So over the last thirty years we’ve all got used to the idea that our personal computers (PCs) double in power every couple of years and so replacing them on a regular basis drives up productivity. But is that still true these days? Where should we be spending our IT hardware budgets to get the best returns?
For years the mantra, in relation to hardware, was buy a decent machine and it will last a few years. £1,000 used to be the standard figure to spend on a laptop/PC as that got you an up-to-date processor, a decent amount of memory, a fast network adaptor and a larger screen with good
graphics. Now £400 gets you that same good package but it just doesn’t seem that much faster than one from three years ago.
Why is that? Well there are two factors. Firstly Intel, who make the processors, has failed to keep innovating at the same rate of progress as previously.
However the bigger factor is that the software is no longer pushing the boundaries of power as it did in the early days. Running Microsoft Windows and Microsoft Office, which is the majority of work most machines process these days, does not test its speed any more.
That doesn’t mean you don’t ever wait for your computer! It’s rare your machine operates on its own any more, it’s just the interface to a whole network of machines that the information is passing through – and that’s what often slows things down.
Even if you are operating just locally, look closely and you’ll see that it’s not the processing of calculations that holds things up. The little hard drive light flickers on while the programs and data are retrieved.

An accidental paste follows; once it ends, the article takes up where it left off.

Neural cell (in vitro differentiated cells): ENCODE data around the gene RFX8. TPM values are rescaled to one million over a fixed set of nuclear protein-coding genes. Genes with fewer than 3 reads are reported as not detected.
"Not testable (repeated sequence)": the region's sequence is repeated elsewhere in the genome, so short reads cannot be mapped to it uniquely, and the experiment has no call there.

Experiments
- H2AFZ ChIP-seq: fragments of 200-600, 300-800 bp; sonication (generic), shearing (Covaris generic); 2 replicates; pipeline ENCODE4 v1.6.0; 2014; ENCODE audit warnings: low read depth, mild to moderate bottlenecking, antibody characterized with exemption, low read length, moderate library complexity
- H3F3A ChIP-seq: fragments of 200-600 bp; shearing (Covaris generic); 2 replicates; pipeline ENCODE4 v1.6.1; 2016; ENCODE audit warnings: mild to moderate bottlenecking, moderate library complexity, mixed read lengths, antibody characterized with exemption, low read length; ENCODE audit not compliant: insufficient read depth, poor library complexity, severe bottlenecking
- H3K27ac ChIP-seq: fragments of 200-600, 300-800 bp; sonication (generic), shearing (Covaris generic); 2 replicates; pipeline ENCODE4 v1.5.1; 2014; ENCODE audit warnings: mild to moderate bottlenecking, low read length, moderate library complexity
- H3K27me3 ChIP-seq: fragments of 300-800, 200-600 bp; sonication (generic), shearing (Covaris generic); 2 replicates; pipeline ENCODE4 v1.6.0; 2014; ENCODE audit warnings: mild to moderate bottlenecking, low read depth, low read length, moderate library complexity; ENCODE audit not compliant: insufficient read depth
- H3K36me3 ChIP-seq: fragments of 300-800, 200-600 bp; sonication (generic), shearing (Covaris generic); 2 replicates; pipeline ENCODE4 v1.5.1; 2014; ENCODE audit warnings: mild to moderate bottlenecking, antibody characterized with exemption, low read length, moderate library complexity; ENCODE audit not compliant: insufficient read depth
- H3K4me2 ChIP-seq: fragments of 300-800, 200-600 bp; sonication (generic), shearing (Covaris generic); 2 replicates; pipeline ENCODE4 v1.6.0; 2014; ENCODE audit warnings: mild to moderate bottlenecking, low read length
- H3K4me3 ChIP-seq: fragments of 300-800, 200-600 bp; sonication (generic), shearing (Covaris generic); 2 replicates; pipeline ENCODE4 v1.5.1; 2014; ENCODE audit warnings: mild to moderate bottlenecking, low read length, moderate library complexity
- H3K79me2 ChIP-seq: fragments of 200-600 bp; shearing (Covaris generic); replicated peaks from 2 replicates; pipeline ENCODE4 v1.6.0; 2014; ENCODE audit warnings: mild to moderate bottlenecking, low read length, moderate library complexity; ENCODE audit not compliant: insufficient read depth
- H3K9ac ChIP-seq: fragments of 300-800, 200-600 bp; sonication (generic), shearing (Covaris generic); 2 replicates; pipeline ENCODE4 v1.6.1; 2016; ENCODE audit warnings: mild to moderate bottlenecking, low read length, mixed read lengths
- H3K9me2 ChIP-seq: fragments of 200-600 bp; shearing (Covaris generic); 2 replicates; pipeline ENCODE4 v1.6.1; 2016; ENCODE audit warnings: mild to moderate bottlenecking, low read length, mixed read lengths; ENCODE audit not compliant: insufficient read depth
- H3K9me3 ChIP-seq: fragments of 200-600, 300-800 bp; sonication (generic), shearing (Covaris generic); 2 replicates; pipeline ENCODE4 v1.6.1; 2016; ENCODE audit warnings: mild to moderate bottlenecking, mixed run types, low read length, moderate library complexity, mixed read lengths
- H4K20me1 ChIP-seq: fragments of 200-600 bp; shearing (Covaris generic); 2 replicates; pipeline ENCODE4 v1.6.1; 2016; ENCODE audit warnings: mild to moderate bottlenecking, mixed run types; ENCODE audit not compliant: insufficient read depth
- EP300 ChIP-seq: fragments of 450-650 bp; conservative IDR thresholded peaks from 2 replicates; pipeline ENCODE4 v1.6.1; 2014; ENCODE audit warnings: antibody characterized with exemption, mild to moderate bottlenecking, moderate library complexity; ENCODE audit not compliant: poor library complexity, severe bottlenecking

So what is our advice now most machines have fast processors and plenty of memory (4Gb+)? Where should you spend your hardware money?
Here’s Technology Management’s top 3 hardware investments tips to help make you more productive;
Solid State Disks or SSDs. Instead of spinning up a mechanical hard drive, spinning up a drive made of chips is much faster – reducing start-up and programme load times to just a few seconds. And it removes the flickering hard drive light wait described above.
It gives the processor the information it needs to process much faster. We’ve already seen clients fitting these and seen dramatic speed improvements – like we were used to in the nineties. From just £125 to purchase they are typically smaller in capacity than traditional drives but don’t let that worry you – when was the last time you ran out of space on your local PC?
Multiple, large & high resolution screens. So we all have a complex about being seen as NASA mission control but the about of time we waste scrolling across screens, or flicking from our
email back to our order processing and then back to our email, need to be measured to be believed.
A study at MIT (Massachusetts Institute of Technology) in the US (not sponsored by a screen manufacturer either, I’m just as cynical as you are!) showed that productivity increases are 50% of the increase in the screen size.
So that means that going from a 17” screen to 22” which is a 30% increase in size gives a 15% increase in productivity. Adding a second 22” screen gives a 25% increase in productivity over a single 22” screen. However it’s not just the pure size that’s the secret, it’s the resolution i.e. the amount of information that can be fitted on a screen at once and seen without any mouse movement.
So buy the biggest, highest resolution screens you can and as many as you can. Remember screens have a typical 10 year life, much longer than the rest of the PC, so it’s a much more cost-effective payback over the long term.
Faster connectivity – link your machine to a fast network. Install intelligent gigabit network switches to connect to the local network. Then get the fastest internet connection you can possibly
justify – as once it’s implemented you’ll find so many uses for it that you’ll never question it again.
Look to see if fibre is available and, if it is, get it. And make sure you have great upload speed as well as download speed (unlike normal broadband) because with more and more services going online you’ll need to upload a lot more data going forward.
So there you go, that’s where we’re spending our IT hardware budgets.